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Sushri Suni Singh: The incredible journey from daily wage labourer to Panchayat head

Suni had to overcome several hurdles in life, in her family, her community and in her workplace to become the village sarpanch Photograph: (Others)

WION New Delhi, Delhi, India Apr 24, 2017, 11.11 AM (IST) Bidyut Mohanty


Bahubandha gram panchayat (GP) is well known in the Udala Block of Mayurbhanj for remoteness and poverty. The panchayat has five revenue villages and 11 wards, all inhabited by Schedule Tribe (ST) communities.  Around three thousand people live in the GP area and, mainly, depend upon daily wage labour and migration for their livelihoods.


 Sushri Suni Singh, a tribal woman of 27 years is in her second term as the panchayat head of the GP. In the 2012 elections, she won the seat of Sarpanch without competing in a reserved category which shows her popularity among common villagers. 


Suni’s journey to this stage has not been a smooth one. She had to overcome several hurdles in life, in her family, her community and in her workplace. She could achieve this position because of her strong will power and courage to face life, and to help others at the time of difficulties. She also shares the credit for her achievement with the Self Help Groups of her area. According to Suni, her aptitude for leadership and confidence developed when she was a leader of Maa Hingula Self Help Group (SHG) of her village. 


Under the Total Sanitation Campaign, Suni's GP was given two hundred thousand rupees for the work her villagers did to do away with open defecation. (Others)




Suni’s  childhood was full of struggles and she was hard pressed with lots of family responsibilities. They are four sisters and one younger brother. Her mother’s daily wage income was the only source of income to fulfill the minimum needs of her big family. Her father died when Suni was in class 9th. Two of her two elder sisters were married and Suni was then the eldest sibling in her family. She dropped out of school and took up the burden of feeding her family. She went for daily wage labour to take care of her two younger sisters and her brother’s education. As time passed, she joined an SHG to save a  little money and the organisation provided her a platform to work for the people. She used to help people to get work under the MGNREGA, and to get IAY and Mo Kudia shelters. 


In the last panchayat election, her GP had a reservation for ST women candidates. Her villagers, the SHG members as well as villagers of other hamlets proposed that she contests the elections. That time round the competition was very tough. She won the election with a margin of only seven votes, and this was the first time that she became the Sarpanch.  In 2012, there was no reservation for women candidates but still, she decided to contest the election. There were seven contestants but Suni was the only woman candidate. Suni won the election for the second time with a  majority of 250 votes. Her hard work in her first tenure could make her Sarpanch for the second time.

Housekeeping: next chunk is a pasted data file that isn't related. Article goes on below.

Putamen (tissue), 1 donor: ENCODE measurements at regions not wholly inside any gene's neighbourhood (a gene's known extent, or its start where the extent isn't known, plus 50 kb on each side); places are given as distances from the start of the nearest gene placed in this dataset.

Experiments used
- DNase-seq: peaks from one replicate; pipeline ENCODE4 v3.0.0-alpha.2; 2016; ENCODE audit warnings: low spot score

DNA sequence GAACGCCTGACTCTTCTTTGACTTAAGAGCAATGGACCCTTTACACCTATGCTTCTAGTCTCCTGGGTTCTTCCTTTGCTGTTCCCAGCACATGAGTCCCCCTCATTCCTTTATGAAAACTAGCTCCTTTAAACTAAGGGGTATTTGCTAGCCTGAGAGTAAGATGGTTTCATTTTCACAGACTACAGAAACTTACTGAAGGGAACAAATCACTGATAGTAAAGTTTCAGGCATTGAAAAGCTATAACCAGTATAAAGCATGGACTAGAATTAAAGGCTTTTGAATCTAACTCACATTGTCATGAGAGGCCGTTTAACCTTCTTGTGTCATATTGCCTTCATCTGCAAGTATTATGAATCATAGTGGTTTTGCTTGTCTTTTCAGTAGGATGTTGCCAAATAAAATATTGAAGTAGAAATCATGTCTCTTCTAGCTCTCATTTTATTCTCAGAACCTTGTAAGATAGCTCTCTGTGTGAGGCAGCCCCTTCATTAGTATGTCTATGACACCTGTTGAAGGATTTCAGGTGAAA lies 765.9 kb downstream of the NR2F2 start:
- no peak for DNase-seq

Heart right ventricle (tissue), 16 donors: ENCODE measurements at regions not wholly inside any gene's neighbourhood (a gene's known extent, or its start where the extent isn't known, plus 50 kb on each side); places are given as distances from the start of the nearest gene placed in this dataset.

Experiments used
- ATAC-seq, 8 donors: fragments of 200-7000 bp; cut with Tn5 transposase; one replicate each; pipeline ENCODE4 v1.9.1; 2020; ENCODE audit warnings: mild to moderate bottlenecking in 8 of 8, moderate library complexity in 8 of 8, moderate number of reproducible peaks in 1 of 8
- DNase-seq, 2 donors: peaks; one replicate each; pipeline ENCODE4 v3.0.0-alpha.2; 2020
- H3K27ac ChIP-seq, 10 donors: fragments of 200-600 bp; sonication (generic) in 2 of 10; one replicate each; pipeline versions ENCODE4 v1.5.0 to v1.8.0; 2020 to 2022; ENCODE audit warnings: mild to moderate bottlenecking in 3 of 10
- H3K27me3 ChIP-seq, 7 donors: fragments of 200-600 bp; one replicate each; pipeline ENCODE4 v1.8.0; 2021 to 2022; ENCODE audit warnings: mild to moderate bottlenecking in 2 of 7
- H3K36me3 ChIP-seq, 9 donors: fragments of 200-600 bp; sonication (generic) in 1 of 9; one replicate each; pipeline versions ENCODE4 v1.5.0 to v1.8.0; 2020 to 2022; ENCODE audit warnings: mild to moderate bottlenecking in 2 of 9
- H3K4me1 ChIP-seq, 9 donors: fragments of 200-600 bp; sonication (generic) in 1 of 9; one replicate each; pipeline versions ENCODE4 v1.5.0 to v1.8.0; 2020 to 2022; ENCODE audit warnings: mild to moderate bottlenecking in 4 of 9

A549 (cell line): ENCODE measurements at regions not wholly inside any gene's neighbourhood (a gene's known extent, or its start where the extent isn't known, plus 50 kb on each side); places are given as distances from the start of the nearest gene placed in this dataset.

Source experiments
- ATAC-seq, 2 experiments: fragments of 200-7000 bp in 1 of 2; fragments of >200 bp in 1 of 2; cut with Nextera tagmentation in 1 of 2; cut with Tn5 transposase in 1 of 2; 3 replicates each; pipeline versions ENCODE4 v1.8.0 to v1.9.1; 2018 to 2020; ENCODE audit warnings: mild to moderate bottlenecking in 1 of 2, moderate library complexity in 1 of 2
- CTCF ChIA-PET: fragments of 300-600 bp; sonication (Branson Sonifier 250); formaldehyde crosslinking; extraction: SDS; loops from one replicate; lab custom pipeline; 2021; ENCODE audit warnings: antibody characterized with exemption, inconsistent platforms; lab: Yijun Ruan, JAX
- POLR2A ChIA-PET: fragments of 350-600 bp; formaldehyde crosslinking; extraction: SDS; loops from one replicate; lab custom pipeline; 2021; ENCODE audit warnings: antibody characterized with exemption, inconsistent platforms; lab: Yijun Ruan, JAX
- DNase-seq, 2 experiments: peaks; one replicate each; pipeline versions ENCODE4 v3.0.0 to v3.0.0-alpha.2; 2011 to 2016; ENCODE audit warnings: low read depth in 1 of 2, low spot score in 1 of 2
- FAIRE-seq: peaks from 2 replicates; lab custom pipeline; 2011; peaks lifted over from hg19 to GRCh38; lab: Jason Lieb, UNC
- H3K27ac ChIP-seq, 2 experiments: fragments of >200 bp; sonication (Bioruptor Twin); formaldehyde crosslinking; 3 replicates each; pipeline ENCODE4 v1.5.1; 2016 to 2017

As head of the village panchayat, Suni closely monitors school education, serving of Mid Day Meal, and Integrated Child Development Services (Others)



Suni is clear about the procedures of Panchayat work. In her first tenure, Suni was awarded the Nirmal Gram Puraskar for her tremendous achievement in sanitation activities in her GP. Under the Total Sanitation Campaign, Suni's GP was given two  hundred thousand rupees. Through MGNREGA work, she has connected all the villages in the GP area with all-weather concrete roads, adequate farm ponds, sheds for livestock, among other things. Around 500 new pensions have been introduced and 300 IAY houses have been built in her GP.  She also closely monitors school education, serving of Mid Day Meal, and Integrated Child Development Services. Unlike other tribal women Sarpanches, Suni goes to the block office alone to discuss the needs of her GP.


Sushri Suni is keen to make each and every household connected to piped water supply. With her initiatives, people of three wards are getting such supply and an overhead tank is under construction which will supply water to another six wards. Her dream is to construct a small dam for irrigation to increase agricultural production in the GP. 


Under the PESA act, she could gather the minor forest produce with the help of the villagers. After adding value to the products, the villagers could sell it at lucrative prices in the nearby market of Baripada town, the District head quarter. But there are no skill centers to impart them training, though Modi government talks about the ‘start up India’ and ‘skill India’. 


Her vision for her own future is limited by the constraints of the social and political environment. She wants to become the member of the Zila Parishad, the highest tier of PRIs at the district level but she cannot think of becoming a member of the Indian parliament despite enjoying immense popularity. The systemic limitations are clearly visible but she has tried to surmount them. 


On the top of it, all her hopes were crushed during this election because of money power. She lost the recent election even though she had achieved so much.


Bidyut Mohanty

Bidyut Mohanty is Head, Women?s Studies Department at the Institute of Social Sciences, New Delhi. She has edited annual volumes of Women and Political Empowerment.

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